Perspectives from the plateau

We so often talk about the hills and valleys, and how we can learn from both. But we don't talk about the plateaus as much. Chess prodigy Josh Waitzkin is quoted as saying,


"Of course there were plateaus, periods when my results leveled off while I internalized the information necessary for my next growth spurt, but I didn't mind."

I've hit a plateau in my driving. It turns out that, at least for me, it's pretty easy to progress quickly from an inexperienced driver to a decent one. Every time I went to the track for about the first year, I made progress in my times, my speed, and my courage. But last weekend I went to Hyperfest at Virginia International Raceway, and my fastest time in my dad's old 2004 BMW 330i matched my fastest time from October. My fastest lap times at Summit Point in my M5 also haven't changed for months.


Of course, my first instinct is to figure out why. What's holding me back? I know the reasons for some of the stagnation. I didn't practice over the winter. I have had to rebuild some confidence in the 330i because something seems to go wrong every time I track it. (This time, I had warped rotors, so we changed them right at the track.) I also think it is partly because I'm driving on my own more often now, without coaches or instructors. Leaning on their expertise, advice, and help moment-by-moment gave me resolve and comfort. When I'm alone in the car, I don't believe in myself as much as I do when there's an expert helping me, pushing me to brake later or get on the gas earlier.


This plateau is a reminder that there is no replacement for time, commitment, and experience. Every driver (and athlete and person, for that matter) goes through periods of stagnation. It can cause us to question ourselves, making us wonder if we have what it takes after all. It can confuse us. It can change our focus and rob us of our determination. It's so much more comfortable to give up. In the plateaus of life, it's easy to take stock of the flat terrain around us and believe that's all there is.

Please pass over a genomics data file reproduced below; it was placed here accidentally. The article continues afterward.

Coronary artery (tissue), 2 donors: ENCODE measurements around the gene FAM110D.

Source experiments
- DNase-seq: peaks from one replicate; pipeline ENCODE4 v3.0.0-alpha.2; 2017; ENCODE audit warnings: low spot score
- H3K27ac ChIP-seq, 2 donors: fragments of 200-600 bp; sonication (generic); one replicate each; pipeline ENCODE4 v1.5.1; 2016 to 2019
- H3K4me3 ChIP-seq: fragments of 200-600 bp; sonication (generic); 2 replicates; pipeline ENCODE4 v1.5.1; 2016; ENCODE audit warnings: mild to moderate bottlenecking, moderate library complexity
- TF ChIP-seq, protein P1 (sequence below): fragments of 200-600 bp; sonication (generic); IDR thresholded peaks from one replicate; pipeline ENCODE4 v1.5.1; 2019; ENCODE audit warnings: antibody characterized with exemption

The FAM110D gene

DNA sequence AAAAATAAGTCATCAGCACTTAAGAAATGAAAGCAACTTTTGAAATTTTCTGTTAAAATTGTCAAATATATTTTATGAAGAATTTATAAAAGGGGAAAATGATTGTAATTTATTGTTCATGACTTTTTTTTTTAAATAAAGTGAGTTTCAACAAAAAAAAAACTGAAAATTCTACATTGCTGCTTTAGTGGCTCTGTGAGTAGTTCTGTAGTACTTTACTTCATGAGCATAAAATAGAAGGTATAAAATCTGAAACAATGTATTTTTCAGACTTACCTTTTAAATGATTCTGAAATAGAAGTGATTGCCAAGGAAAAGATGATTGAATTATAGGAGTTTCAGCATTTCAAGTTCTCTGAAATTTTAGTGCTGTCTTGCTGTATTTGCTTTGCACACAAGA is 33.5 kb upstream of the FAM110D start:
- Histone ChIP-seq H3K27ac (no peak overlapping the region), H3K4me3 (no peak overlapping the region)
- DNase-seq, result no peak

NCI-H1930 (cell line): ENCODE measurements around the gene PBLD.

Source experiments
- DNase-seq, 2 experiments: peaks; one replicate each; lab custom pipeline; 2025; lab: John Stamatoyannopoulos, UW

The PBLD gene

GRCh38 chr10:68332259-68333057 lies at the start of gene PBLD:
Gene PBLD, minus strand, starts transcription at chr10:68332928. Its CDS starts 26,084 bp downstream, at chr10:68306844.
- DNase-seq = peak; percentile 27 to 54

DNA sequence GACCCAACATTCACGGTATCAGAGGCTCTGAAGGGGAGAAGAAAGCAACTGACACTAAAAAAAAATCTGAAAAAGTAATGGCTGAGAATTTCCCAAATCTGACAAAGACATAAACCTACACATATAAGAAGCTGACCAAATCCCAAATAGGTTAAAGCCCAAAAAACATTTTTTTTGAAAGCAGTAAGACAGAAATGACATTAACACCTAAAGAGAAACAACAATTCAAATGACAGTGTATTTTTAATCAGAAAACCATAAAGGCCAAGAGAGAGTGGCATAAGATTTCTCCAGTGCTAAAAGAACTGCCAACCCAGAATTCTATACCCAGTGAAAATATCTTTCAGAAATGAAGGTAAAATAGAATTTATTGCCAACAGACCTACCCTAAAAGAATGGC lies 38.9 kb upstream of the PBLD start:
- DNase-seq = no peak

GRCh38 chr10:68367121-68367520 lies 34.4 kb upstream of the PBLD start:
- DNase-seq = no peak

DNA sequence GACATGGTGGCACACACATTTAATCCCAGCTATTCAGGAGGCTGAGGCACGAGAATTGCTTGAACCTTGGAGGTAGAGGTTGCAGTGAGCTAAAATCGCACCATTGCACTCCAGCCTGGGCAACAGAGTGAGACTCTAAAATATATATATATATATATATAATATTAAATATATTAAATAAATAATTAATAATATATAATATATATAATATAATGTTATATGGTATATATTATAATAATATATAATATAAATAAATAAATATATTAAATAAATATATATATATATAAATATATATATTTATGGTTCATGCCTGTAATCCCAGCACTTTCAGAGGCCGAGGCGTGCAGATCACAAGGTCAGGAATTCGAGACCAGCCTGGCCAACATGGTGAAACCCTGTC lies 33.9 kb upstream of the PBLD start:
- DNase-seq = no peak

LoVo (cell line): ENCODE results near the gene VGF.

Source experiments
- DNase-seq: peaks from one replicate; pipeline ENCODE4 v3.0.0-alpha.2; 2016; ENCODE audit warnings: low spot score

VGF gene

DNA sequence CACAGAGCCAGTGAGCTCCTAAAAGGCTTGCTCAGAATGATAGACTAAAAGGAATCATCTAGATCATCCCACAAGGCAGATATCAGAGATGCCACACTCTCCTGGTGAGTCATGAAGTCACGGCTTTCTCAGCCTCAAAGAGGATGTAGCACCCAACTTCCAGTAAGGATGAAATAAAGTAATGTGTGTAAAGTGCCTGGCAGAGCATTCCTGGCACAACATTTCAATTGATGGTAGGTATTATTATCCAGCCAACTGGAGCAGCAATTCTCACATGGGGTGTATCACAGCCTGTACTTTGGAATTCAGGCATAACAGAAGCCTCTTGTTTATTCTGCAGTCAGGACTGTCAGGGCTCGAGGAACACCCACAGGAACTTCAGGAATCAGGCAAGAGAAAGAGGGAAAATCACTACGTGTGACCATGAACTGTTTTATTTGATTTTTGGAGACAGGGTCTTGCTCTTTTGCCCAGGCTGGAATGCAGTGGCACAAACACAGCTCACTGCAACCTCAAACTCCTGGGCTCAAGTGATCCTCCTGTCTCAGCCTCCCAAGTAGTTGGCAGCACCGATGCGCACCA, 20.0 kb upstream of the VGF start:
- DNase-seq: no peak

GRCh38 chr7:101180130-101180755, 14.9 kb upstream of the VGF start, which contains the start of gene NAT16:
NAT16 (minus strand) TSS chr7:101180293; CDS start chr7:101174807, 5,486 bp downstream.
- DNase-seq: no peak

Life is generally lived in the plateaus, in the mundane, in the grind. We must persist in these periods. We have to look at the data - which, in this case, are my driving videos. We have to put in the perhaps not-so-fun work that separates those who give up from those who press on. And perhaps most importantly, we can't allow ourselves to believe that we must not actually be good enough. There is no easy or fail-free path to getting really good at something. I think Michael Jordan said it beautifully when he said, "I've failed over and over and over again in my life. And that is why I succeed."


Hyperfest might not have been my greatest driving performance in terms of my times, but it was a lot of fun. I got a lot of practice driving with more cars on track than I'm used to having to work around, which is important training for racing eventually. I also focused on practicing heel-toe downshifting, and it's becoming more natural. Focusing on these while at the track meant gaining insight and experience that didn't translate into faster times but was no less important.


The truth is that there is always something to learn: on the hill, in the valley, and most definitely, on the plateau. I was telling my mom yesterday that Hyperfest was awesome because I learned so much and got my hands dirty. I think that sums it up. We have to learn to enjoy the hard and dirty work, or at the very least, like Josh Waitzkin, not mind it. But I confess that because I like to go fast, I don't want to be on this plateau for very long. 😉



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